While Qatar is a far distance from the real-world Tataouine, the sunsets here in the desert, with sand whipped in a humid frenzy across the horizon, look surprisingly similar. The brilliant colors of a Virginia or Texas sunset, gold and dark blues streaked with silvery clouds, sinking into deep purples and a molten-iron orange star, are nowhere to be seen. Instead, I hear the opening bars of John Williams plaintive motif. That French horn, or what I think is a French horn, is always haunting in its ominous, yet mellow, set of bars.
What I find fascinating about that time of day here, though, is how powerfully linked it is in my mind to Star Wars. I have not watched the original movies in a very long time, and there have been plenty of other movies with desert sunsets. Nonetheless, even here on the opposite end of the Arab world from its filming location, that movie pervades my emotions and memories whenever dusk begins to fall. At some point I want to drive out into the truly empty desert – the development here is extensive and has light pollution akin to a major highway interchange in the US, but fuzzed and expanded by the low air quality and sheer volume of dust and humidity that fills the sky.
When the moon is particularly full, as one colleague points out, sometimes it can feel like a double sun instead of a golden moon. Yet again I find myself wishing that I were somewhere else, being someone else, doing something that felt more significant and meaningful.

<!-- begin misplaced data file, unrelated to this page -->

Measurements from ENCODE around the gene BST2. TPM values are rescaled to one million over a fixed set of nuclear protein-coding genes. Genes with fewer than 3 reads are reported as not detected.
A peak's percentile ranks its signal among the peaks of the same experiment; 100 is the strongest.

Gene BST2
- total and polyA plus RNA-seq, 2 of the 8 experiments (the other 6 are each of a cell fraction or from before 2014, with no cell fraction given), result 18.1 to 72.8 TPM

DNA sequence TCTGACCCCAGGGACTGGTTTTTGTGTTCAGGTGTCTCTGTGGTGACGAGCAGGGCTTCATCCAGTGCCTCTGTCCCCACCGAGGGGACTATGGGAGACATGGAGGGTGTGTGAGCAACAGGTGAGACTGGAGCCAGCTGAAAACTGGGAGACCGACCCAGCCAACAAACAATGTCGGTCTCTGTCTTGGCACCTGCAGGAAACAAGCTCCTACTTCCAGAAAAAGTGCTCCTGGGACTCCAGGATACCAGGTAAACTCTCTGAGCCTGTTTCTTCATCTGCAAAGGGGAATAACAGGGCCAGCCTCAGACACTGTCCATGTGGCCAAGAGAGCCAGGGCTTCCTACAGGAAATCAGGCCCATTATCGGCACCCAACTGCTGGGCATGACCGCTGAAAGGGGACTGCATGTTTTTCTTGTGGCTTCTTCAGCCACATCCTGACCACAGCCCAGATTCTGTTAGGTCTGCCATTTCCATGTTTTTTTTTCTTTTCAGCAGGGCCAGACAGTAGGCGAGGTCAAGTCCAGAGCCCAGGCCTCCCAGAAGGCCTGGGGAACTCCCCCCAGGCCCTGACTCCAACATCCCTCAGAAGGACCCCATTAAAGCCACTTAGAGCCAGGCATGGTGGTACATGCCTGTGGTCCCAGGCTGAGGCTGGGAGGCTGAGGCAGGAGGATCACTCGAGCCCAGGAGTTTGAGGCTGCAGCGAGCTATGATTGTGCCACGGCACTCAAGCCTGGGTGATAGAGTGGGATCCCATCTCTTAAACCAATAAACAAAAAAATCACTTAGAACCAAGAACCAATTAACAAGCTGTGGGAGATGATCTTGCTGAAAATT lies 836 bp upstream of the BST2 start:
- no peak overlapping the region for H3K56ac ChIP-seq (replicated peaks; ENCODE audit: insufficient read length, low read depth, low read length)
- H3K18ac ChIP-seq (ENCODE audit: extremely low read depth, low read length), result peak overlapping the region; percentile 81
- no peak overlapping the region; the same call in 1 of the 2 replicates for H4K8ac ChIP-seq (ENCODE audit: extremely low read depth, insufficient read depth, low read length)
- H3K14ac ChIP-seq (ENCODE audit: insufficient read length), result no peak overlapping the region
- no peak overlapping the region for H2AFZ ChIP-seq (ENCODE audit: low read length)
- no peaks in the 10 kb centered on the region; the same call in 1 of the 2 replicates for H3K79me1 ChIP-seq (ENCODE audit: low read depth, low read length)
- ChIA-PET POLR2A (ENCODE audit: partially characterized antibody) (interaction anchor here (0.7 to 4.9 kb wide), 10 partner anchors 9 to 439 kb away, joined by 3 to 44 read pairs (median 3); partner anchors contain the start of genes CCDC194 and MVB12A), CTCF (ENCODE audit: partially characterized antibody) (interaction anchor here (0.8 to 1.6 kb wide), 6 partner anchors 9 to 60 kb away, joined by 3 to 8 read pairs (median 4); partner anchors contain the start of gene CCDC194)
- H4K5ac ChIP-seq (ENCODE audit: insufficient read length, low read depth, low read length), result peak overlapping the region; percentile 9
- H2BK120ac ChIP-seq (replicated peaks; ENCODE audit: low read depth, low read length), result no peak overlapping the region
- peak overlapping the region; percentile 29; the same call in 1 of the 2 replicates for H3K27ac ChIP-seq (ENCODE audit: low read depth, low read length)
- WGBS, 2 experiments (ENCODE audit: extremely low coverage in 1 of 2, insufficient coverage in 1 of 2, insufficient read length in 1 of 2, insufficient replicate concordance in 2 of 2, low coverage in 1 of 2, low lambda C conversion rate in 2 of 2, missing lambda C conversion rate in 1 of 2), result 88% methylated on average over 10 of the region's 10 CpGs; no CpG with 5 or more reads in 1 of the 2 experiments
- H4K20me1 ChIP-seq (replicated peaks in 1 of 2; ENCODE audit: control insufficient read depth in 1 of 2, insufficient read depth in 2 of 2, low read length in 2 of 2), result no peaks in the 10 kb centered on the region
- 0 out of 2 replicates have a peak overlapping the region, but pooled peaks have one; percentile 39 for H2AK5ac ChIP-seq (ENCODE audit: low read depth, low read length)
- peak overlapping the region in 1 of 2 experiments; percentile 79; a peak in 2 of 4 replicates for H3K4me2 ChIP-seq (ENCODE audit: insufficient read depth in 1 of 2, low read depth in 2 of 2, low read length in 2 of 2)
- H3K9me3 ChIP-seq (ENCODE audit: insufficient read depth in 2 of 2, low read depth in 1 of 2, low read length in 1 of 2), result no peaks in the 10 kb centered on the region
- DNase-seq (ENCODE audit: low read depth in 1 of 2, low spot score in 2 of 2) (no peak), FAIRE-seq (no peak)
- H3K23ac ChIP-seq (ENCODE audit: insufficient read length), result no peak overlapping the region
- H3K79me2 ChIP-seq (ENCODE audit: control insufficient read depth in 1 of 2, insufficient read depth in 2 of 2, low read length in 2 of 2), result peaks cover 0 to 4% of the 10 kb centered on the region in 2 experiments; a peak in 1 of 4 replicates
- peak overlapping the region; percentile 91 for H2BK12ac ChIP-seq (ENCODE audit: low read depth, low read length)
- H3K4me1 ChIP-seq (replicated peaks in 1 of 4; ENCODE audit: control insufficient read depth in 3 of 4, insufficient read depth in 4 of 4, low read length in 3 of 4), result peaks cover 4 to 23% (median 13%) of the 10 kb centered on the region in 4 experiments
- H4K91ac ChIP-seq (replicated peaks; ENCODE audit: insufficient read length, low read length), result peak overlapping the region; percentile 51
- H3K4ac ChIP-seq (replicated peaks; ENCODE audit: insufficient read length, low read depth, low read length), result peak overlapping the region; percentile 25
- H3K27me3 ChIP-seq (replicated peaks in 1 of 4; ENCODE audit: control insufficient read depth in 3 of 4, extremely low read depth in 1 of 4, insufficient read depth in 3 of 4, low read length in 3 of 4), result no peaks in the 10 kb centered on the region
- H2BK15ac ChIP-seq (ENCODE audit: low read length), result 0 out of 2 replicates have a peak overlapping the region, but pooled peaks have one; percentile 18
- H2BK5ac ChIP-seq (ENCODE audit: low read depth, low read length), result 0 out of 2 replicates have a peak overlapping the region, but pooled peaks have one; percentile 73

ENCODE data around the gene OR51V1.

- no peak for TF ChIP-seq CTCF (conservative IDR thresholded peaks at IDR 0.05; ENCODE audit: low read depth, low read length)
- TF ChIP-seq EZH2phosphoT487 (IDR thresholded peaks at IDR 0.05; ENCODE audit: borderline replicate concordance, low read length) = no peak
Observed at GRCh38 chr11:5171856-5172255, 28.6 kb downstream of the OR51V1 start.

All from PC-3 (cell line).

When I write, I find that I am often heavily influenced by the environment I am in at any given time. It takes more effort than you might think to write about hot summer days filled with green leaves, when you are shrouded in blankets and watching snow fall outside the windows. Similarly, with the story I have been working on most recently, the landscape changes from an alpine mountainside town, across a broad and windswept plain, and will eventually reach an enormous temperate forest, but all around me right now is bleached calcium desert broken only by human development, with hardly even a wadi or a gully to break the general flatness. I will have to take a good, exemplary picture at some point to demonstrate the effect. Instead, here is a picture of the full moon, above some blurry buildings: